Sunday, March 22, 2015
The Pilot Newspaper: Opinion
The only question will be, which of the candidates will be doomier? Lindsey Graham? Ted Cruz? Rick Santorum? Stay tuned.
We may have finally found something Sen. Ted Cruz of Texas is good at.
We know he’s not good at filibustering, as evidenced by his publicity stunt from 2013. As we all remember, Sen. Cruz vowed to “talk until he was unable to stand” in order to block a continuing resolution to keep the government going.
He was willing to do this, he said, to stop that bill to fund the government from moving forward unless it defunded the Affordable Care Act.
Except that, by prior agreement with Sen. Harry Reid, Cruz stopped talking after 21 hours, during which we were treated to the hilarious spectacle of a U.S. senator solemnly reading Dr. Seuss’ “Green Eggs and Ham” to a mostly empty room. After Cruz stepped down from the podium, the bill proceeded as scheduled, with Cruz himself voting for a procedural measure that allowed it to go forward.
Yeah, Ted, that’ll learn ’em.
We know he’s not good at understanding science, as evidenced by his recent confrontation with NASA Administrator Charles Bolden. Cruz, with that little smirk that tells you he really thinks he’s about score a point, chided Bolden and NASA for putting resources into earthbound studies of things like climate change.
“I would suggest that almost any American would agree that the core function of NASA is to explore space,” Cruz said. “That’s what inspires little boys and little girls across this country.”
Bolden, with much more patience than I would have exhibited, pointed out that NASA has always studied atmospheric phenomena (Hello? Weather satellites?) as well as Earth sciences. “It is absolutely critical,” Bolden went on, “that we understand Earth’s environment because this is the only place we have to live.”
He’s really terrible at understanding laws, as we found out from a recent demand conveyed via Cruz’s Twitter account: “We need to repeal every word of Common Core!”
The only problem is, “Common Core” isn’t a federal law. It’s an initiative by the National Governors’ Association (NGO) and the Council of Chief State School Officers (CCSSO) to establish educational standards that can be voluntarily adopted (or not) by the states. The Feds have offered monetary incentives to states to adopt the standards, but there’s no law called “Common Core.”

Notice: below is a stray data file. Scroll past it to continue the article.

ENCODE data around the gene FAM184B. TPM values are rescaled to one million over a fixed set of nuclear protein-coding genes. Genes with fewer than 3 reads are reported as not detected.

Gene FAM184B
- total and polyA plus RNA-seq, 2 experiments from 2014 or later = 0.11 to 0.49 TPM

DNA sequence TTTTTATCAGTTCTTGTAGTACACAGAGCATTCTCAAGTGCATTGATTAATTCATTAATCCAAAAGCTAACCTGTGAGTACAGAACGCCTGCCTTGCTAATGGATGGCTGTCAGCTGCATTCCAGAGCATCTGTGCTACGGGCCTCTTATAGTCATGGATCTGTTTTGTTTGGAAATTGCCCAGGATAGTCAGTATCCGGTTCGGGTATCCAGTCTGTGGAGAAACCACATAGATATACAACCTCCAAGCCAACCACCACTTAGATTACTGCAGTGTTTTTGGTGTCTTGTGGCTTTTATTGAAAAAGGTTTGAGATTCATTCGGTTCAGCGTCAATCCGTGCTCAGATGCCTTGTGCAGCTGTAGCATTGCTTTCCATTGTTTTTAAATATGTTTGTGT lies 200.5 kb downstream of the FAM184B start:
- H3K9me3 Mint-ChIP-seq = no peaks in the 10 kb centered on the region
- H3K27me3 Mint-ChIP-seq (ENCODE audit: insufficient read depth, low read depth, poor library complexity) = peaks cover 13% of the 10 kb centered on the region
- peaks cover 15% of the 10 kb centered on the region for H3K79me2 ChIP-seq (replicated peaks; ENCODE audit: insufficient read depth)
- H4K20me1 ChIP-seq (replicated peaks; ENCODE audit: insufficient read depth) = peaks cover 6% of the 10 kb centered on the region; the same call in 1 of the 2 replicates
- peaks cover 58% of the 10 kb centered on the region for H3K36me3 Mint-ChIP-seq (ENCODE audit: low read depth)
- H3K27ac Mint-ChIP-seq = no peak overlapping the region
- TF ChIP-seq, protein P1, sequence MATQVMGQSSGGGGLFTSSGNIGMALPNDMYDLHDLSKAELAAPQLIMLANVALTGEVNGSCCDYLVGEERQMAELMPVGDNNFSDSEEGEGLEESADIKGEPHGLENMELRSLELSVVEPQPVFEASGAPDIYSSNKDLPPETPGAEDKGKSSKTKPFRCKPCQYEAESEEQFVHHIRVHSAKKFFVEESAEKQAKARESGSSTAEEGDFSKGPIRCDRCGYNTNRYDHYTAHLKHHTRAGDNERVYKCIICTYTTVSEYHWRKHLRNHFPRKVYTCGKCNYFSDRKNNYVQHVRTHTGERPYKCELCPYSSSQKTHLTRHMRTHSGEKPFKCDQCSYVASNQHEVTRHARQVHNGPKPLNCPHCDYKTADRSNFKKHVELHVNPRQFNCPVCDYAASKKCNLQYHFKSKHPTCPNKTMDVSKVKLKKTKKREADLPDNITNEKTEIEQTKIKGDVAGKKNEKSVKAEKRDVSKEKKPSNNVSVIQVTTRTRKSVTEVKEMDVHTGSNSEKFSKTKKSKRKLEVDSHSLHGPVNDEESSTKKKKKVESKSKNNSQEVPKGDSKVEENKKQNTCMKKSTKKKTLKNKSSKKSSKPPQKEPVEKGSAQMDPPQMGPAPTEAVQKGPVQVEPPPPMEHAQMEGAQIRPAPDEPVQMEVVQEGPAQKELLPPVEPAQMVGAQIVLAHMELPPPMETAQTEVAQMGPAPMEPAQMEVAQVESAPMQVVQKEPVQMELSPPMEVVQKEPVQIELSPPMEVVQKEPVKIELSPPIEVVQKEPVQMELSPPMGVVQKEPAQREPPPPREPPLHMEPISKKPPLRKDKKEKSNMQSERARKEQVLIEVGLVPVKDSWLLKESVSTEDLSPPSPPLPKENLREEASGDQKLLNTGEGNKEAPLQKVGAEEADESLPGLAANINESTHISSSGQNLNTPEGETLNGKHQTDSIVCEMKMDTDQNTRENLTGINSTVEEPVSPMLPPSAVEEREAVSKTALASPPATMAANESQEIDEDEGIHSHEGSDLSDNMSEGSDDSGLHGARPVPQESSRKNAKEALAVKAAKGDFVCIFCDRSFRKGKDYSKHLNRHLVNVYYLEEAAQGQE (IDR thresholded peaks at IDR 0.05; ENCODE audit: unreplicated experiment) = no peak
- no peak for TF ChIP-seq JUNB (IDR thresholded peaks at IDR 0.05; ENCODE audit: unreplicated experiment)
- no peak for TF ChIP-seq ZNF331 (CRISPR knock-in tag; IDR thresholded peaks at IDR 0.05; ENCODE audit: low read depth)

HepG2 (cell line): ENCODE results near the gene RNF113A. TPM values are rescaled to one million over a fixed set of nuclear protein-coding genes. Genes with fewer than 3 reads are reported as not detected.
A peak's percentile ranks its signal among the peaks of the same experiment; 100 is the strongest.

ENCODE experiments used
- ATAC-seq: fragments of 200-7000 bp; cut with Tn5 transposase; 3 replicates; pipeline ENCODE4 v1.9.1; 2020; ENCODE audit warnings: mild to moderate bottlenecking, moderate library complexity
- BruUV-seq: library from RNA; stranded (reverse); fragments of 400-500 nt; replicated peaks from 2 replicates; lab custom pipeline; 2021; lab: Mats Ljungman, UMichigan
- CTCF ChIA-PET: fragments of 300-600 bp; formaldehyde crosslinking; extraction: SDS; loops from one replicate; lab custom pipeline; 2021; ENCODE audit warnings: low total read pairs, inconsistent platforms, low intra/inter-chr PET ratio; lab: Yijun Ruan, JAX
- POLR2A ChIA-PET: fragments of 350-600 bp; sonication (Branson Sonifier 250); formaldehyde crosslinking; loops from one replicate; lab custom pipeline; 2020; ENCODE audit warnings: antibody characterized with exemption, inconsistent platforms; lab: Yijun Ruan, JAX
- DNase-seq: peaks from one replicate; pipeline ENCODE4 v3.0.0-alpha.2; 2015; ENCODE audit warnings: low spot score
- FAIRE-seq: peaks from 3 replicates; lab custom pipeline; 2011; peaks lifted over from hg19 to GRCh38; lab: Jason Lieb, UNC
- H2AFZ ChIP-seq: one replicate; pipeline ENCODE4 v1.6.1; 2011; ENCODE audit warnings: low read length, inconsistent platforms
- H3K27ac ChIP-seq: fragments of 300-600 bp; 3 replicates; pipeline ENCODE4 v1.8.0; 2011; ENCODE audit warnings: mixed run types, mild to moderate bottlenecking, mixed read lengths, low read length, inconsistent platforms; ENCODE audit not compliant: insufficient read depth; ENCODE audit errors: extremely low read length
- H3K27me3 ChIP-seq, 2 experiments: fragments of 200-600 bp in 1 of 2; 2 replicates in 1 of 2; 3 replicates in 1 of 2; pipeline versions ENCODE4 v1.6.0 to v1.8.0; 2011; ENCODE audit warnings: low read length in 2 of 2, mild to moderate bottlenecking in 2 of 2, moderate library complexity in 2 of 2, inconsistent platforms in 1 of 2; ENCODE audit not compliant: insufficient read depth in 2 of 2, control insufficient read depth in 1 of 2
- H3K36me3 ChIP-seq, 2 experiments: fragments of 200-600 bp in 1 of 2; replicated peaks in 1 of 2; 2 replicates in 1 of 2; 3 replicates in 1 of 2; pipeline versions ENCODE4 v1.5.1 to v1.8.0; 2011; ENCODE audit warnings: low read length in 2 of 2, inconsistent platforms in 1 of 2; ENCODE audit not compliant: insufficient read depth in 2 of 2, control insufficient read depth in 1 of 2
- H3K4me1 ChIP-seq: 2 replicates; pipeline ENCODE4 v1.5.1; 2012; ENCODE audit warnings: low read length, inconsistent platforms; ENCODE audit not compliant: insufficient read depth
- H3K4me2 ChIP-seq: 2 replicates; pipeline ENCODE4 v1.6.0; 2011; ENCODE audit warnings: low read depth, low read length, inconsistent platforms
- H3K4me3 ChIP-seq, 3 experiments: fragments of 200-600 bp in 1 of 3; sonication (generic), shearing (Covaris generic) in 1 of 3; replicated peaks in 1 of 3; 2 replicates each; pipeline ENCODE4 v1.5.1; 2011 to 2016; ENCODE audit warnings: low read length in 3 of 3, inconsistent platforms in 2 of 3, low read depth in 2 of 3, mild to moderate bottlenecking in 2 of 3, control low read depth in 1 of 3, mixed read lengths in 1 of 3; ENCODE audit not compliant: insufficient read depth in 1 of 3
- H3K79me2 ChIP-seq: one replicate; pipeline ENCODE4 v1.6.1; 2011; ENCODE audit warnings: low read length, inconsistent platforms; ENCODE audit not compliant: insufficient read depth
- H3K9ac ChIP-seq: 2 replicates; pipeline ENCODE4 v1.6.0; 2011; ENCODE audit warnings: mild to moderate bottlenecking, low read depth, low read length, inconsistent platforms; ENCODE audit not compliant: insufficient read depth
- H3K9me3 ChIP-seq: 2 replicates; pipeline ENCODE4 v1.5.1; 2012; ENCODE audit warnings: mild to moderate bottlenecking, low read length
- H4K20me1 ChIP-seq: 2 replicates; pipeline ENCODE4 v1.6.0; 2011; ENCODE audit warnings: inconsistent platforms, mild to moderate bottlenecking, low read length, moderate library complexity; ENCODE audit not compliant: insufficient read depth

Yes, you heard right: Sen. Ted Cruz is loudly demanding that we repeal “every word” of a law that does not actually exist.
So what is the senator good at? Well, recently, at a campaign event in New Hampshire, Cruz trotted out the doom-and-gloom rhetoric that’s become standard for riling up the rubes: “The Obama economy is a disaster. Obamacare is a train wreck. And the Obama-Clinton foreign policy of leading from behind — the whole world is on fire.”
At this point, a 3-year-old in the arms of her mother piped up in a scared, quavery voice: “The world is on fire?” Cruz turned and shouted at her, “YES! The world is on fire! YOUR world is on fire!” So we’ve finally found something Sen. Ted Cruz is good at: scaring small and credulous children. Which is why he may be the perfect Republican presidential candidate. The entire Republican message in 2016 is going to read:
“Ignore reality, ignore the tangible measurable ways in which the economy is getting better, like an average of 274,700 new jobs created each month for the past 12 months. Ignore the facts that show Obamacare is succeeding, like a 16.4-million-person drop in the number of uninsured American adults and the Congressional Budget Office’s estimate that the program will cost billions less than previously thought (29 percent less than estimated in 2010).
“Ignore all that, and believe us when we tell you everything is terrible, the sky is falling, the world is burning (but not warmer), and we’re all about to die of Ebola spread by illegal Mexicans and black people voting illegally. Or be murdered in our beds by ISIS. Or something.”
The Republicans have proved since taking the majority that they can’t govern, but they can sure use fear to stir up the masses. And, sadly, that wins elections.